We know that navigating the different rules across the state can be difficult so we’ve put together the most frequently asked questions about camping or RV’ing in Illinois State parks. If you’re ready to reserve your weekend, find the best camping spots in Illinois using our campground guides!
Basic Steps to Camping at Illinois State Parks
1. Find your Perfect Park!
2. Book it!
Head over to ExploreMoreIl to select the dates you need (new for 2021) by clicking on the blue checkmarks for the dates available and filling out the reservation and payment details. Be sure to take a look at the campground map and try to select a site with privacy or a nice waterside view!
3. Get ready for your trip!
Take a look at the FAQs below to make sure you know what to do with your car or beer when you arrive to the campsite! Most state parks are hosted by a volunteer, have a self-service pay box, or a check-in station so be sure to check out your park’s specific rules before you arrive (you might not have much cell service!). Happy camping!
Frequently Asked Questions about Illinois State Park Camping
Are Illinois State Parks Free?
Illinois State Parks do not charge an entry fee other than the $1 charge for state beaches also run by the DNR. To camp in state parks, you should expect to spend between $8 – $35 per day depending on the type of campsite and if you are reserving for high-demand weekends.
Can I get a refund after camping at Illinois State Parks? What is the refund policy?
According to section 130.80 of the DNR rules, refunds for camping and utility fees can be requested for unused time as long as the request is made by the registered camper within seven days of departure. Note that they may take off one night of the camping and utility fee if you cancel a reservation after their cut-off date (usually, about three days before but check your reservation).
How many cars can I park at each IL State Park campsite?
Two cars per tent or trailer campsite. If you have motorcycles, you can either have two motorcycles or two motorcycles and a car parked at each campsite. Vehicle campsites are similar except you can also park the camper or RV itself without counting it as a car. If you’re in a primitive site, you can only keep your bike, canoe, or snowmobile with you.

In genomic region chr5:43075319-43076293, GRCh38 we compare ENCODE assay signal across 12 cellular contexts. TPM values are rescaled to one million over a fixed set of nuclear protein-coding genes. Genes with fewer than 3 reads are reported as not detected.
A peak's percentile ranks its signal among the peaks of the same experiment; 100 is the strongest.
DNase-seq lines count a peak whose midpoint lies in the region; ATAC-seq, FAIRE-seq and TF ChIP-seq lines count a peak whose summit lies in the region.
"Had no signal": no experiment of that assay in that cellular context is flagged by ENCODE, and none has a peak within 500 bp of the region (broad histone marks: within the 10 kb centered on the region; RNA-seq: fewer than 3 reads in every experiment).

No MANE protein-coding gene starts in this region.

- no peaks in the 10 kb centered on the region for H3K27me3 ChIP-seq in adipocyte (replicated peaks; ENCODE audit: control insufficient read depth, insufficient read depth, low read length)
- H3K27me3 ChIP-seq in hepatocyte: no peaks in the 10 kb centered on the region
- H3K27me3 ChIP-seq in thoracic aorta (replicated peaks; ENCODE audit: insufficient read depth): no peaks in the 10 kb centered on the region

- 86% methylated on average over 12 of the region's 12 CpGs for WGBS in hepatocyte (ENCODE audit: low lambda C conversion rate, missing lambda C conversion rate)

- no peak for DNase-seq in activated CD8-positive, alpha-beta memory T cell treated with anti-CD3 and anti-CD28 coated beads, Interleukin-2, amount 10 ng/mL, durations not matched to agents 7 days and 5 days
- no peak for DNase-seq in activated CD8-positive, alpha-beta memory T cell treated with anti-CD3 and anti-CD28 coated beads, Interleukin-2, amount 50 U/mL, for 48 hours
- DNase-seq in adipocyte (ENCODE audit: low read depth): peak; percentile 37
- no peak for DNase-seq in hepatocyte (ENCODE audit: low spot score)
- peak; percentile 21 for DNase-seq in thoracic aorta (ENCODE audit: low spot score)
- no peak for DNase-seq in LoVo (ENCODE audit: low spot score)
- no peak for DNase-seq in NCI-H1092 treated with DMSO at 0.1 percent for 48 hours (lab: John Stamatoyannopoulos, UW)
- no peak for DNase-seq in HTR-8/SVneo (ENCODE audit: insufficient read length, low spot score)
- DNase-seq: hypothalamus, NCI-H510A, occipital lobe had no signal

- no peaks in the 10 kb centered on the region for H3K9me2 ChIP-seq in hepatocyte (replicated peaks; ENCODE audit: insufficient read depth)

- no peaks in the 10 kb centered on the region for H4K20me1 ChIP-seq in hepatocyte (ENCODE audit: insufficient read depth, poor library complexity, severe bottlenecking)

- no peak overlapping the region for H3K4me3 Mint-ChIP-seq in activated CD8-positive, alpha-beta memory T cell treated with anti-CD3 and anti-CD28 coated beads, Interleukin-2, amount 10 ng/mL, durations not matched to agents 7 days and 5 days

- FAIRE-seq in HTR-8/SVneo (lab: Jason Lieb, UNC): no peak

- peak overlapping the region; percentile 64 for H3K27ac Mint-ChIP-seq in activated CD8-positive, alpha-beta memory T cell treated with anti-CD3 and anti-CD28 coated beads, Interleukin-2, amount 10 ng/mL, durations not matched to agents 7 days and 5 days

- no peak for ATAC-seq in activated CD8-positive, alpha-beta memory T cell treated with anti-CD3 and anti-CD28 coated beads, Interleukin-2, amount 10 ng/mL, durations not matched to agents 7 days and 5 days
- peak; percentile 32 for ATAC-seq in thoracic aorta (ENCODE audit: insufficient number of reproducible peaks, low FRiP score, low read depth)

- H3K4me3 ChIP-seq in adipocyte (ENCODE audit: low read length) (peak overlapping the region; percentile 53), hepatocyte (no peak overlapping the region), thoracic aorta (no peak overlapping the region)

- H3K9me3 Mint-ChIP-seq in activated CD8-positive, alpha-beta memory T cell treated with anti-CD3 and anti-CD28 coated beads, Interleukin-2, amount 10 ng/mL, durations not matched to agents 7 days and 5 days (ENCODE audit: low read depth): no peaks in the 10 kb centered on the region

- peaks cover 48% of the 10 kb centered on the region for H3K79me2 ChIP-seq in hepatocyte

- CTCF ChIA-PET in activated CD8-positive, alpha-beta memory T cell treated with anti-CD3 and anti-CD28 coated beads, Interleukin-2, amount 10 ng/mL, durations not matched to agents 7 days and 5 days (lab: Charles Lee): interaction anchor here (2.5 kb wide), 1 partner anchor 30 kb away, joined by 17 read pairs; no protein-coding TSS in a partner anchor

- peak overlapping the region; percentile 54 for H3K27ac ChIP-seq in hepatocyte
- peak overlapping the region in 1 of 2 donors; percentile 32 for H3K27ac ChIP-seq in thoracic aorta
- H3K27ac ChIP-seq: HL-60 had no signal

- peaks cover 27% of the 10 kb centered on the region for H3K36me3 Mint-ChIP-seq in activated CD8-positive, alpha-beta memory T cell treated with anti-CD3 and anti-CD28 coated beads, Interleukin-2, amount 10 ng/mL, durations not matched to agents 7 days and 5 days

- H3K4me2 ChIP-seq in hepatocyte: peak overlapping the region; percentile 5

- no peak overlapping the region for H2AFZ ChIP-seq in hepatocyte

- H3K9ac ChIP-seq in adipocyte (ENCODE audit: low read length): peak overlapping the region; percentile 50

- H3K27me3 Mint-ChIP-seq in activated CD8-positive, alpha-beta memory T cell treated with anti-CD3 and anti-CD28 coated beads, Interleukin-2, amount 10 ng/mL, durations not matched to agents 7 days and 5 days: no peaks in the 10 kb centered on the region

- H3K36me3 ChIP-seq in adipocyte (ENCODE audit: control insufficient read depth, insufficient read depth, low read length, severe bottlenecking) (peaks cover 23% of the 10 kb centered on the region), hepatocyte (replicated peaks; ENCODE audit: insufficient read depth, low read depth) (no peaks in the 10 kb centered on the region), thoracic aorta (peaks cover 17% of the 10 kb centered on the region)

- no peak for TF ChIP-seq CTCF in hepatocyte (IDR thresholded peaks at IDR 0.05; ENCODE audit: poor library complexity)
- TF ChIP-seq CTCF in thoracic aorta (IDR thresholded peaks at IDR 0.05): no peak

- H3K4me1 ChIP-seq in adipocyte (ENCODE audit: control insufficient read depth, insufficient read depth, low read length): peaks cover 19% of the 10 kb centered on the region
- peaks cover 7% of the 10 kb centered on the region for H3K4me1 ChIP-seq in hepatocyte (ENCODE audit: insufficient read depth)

Can I bring my dog or cat camping at the state parks?
Yes! The only place you cannot bring your furry friend is into any of the Rent-A-Camp cabins. Just be sure to keep them on a leash! While the DNR doesn’t have any specific guidance on cats, they are presumabely bound to similar rules and regulations. If you’re looking to bring your pet in the winter, there are a number of private campgrounds with cabins nearby parks across the state. Check out our state guides to find the best one for you!
Can I smoke at Illinois State Parks?
Yep! Smoking tobacco is permitted as long as you’re adhering to the normal state guidelines around building entrances whenever nearby camp stores, restrooms, etc.
Can I smoke cannabis / marijuana / weed camping at Illinois State Parks?
Unfortunately, the state laws for IL prohibit ‘public consumption’ of weed in Illinois. While the DNR hasn’t provided a specific ordinance against it, it is likely that smoking or consuming cannabis would be subject to a fine unless you have a medicinal card. Given that camping attracts all ages and types of families, consider picking up less disruptive types of marijuana, like edibles, if you must bring something for your weekend in the state parks.
Can I drink alcohol camping in Illinois State Parks?
In most state parks, alcohol is prohibited on the campgrounds. To check your specific site rules for alcohol, take a look at this page on the DNR website. In any case, as long as you aren’t disruptive or openly displaying your goods, we’ve never had issues in the past (but understand what your local DNR rules & penalties are before taking any risks!)
Can I mushroom hunt in Illinois State Parks?
Yes, you can hunt mushrooms in Illinois State Parks and recreation areas but not in nature preserves. Additionally, during spring turkey hunting season (May 10th & 17th depending on your region), any parks with turkey hunting are closed to mushroom hunters until 1 pm for safety. If you want to be certain that you won’t encounter any trouble while mushroom hunting on state park land, just give them a call and they’ll be happy to answer your questions! Happy hunting!